The motion, though nonbinding, also said the Canadian government should call on Japan to abandon any statement which devalues the expression of regret from the Kono statement and to clearly and publicly refute any claims that the sexual enslavement and trafficking of the "comfort women" for the Imperial Japanese Army never occurred.
European Parliament resolution
Following a campaign by Amnesty International to press the EU on making a statement about the issue, on 13 December 2007 the European Parliament in Strasbourg passed a resolution calling for the Japanese government to formally acknowledge its historical responsibility over the Comfort Women issue, as well as apologize and compensate victims.
The motion was submitted by Jean Lambert, a Green member of the European Parliament, and was voted through by 54 MEPs. The resolution, while acknowledging past statements by the Japanese government, noted that "some Japanese officials have recently expressed a regrettable desire to dilute or rescind those statements" and called for the Japanese government to "formally acknowledge, apologize and accept historical and legal responsibility, in a clear and unequivocal manner". The resolution also called for the Japanese government to remove legal obstacles to compensation for the victims, and to take steps to educate people about these events.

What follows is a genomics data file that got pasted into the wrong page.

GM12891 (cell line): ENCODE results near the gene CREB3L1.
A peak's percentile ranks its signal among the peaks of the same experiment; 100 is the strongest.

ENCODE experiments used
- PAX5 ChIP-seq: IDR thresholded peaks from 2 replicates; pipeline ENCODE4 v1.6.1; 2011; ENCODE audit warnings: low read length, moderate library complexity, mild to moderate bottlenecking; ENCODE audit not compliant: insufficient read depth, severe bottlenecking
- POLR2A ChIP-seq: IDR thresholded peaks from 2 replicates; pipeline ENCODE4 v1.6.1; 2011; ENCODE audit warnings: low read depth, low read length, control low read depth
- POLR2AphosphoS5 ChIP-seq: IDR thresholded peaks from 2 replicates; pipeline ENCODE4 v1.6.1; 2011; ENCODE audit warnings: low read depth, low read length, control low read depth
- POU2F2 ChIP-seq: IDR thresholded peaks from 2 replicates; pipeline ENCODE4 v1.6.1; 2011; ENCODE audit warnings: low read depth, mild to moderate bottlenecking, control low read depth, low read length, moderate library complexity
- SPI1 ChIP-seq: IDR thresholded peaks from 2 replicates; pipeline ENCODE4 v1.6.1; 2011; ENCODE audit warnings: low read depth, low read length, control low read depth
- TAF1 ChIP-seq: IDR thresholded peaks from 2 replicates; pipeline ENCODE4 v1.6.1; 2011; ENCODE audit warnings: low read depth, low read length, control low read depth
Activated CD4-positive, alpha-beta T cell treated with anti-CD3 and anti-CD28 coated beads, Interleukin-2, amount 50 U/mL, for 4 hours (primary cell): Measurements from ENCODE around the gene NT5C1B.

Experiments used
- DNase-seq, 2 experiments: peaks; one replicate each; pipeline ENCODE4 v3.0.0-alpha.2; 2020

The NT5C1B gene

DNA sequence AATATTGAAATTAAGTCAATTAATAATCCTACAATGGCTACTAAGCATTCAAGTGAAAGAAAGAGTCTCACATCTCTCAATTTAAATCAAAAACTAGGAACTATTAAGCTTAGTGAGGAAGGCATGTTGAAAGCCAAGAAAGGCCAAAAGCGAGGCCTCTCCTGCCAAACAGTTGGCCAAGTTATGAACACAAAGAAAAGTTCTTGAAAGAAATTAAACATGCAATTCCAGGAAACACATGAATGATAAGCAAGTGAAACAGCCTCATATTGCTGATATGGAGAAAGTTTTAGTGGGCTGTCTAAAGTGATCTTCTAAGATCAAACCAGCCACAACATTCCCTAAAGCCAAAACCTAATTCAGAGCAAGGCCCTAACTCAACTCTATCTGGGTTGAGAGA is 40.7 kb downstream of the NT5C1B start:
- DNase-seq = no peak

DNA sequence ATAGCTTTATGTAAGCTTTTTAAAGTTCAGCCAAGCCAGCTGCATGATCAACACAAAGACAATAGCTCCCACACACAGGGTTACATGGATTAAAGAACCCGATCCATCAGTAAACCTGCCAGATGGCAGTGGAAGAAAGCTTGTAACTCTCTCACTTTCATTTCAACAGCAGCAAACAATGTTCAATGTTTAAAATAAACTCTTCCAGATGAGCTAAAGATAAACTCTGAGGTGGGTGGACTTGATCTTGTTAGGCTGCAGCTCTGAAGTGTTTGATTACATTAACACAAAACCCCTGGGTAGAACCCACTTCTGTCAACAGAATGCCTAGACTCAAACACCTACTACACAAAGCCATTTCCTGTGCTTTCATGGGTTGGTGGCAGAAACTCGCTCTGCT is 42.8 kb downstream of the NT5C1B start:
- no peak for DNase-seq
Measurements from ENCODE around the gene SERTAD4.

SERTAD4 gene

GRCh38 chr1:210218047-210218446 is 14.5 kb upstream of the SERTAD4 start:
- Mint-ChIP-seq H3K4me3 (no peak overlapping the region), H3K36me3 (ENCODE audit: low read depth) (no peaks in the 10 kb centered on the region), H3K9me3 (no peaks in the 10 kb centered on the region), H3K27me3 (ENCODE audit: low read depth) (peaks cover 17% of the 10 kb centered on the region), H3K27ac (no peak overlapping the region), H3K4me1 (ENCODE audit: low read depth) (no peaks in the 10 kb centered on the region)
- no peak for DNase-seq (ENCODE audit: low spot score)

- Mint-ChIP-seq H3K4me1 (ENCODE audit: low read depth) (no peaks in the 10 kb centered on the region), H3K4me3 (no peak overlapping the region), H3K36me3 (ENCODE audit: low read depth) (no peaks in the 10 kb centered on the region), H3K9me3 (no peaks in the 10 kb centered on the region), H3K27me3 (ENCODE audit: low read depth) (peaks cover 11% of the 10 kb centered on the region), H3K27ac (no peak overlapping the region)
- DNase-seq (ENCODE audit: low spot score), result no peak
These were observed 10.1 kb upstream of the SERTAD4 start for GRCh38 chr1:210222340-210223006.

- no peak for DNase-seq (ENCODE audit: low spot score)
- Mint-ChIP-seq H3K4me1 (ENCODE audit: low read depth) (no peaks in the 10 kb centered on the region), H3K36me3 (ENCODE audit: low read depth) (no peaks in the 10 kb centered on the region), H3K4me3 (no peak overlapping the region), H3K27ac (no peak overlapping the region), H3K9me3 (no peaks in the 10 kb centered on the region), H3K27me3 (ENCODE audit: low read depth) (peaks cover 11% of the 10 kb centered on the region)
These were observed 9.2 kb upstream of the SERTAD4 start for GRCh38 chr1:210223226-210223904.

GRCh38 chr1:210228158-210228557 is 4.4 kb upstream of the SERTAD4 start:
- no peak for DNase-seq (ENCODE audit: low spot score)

British Parliament Recommendations
Followed on the heels of calls for Japan to offer fresh apologies from the U.S. and Canadian governments in 2007, The Foreign Affairs Committee of the U.K. Parliament produced a report in November, 2008 entitled, "Global Security: Japan and Korea" which concluded that Japan should acknowledge the pain caused by the Comfort Women issue so that both nations can further cooperate in resolving the North Korean nuclear stand-off.
Japanese historian and Nihon University professor, Ikuhiko Hata estimates the number of comfort women to be more likely between 10,000 and 20,000. Hata writes that none of the comfort women were forcibly recruited.